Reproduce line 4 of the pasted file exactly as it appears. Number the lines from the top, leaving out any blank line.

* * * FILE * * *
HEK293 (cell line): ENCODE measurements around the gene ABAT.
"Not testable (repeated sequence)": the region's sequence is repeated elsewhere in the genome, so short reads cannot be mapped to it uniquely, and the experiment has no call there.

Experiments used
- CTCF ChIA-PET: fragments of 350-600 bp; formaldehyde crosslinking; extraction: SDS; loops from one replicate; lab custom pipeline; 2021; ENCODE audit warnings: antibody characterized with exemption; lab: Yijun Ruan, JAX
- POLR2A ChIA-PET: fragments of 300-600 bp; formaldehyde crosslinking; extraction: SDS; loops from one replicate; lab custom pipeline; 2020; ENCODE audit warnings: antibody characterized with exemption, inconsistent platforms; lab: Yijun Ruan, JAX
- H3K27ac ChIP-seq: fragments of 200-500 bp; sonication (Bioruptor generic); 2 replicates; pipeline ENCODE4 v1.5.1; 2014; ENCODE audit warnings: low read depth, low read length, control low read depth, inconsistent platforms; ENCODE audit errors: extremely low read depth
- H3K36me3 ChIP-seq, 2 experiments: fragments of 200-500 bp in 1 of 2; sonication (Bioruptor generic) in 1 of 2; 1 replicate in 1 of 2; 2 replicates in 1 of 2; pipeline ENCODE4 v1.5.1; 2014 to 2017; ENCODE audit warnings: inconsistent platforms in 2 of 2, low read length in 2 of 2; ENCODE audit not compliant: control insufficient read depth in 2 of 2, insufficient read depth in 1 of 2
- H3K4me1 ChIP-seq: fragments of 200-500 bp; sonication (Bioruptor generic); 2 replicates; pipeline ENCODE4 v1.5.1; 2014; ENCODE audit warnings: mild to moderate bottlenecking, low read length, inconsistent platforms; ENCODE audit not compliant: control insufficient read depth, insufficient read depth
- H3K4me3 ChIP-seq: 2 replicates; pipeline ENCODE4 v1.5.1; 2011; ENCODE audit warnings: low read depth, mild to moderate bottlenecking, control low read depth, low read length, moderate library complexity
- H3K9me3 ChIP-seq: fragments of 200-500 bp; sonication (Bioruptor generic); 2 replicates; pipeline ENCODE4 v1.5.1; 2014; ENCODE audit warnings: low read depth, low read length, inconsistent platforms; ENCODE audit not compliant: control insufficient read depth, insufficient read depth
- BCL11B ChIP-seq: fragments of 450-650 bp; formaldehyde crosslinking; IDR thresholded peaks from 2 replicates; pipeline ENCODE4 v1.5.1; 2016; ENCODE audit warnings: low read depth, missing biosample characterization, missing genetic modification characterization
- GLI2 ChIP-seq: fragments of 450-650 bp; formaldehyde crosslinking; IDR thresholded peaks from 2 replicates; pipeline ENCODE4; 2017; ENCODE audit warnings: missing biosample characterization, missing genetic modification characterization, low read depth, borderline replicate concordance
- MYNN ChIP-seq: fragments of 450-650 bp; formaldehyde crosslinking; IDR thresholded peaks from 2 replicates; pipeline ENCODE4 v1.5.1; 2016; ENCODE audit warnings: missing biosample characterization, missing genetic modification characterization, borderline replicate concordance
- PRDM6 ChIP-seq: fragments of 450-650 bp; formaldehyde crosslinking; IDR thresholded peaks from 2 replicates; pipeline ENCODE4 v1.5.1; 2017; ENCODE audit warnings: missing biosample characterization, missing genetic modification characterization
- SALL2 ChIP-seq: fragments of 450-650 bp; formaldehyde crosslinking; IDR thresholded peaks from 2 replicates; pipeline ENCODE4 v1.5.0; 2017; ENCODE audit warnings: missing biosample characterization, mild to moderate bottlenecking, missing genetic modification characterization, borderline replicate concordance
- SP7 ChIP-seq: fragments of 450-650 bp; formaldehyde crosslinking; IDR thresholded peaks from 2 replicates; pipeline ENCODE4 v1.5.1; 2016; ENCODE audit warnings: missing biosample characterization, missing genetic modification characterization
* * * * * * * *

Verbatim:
- CTCF ChIA-PET: fragments of 350-600 bp; formaldehyde crosslinking; extraction: SDS; loops from one replicate; lab custom pipeline; 2021; ENCODE audit warnings: antibody characterized with exemption; lab: Yijun Ruan, JAX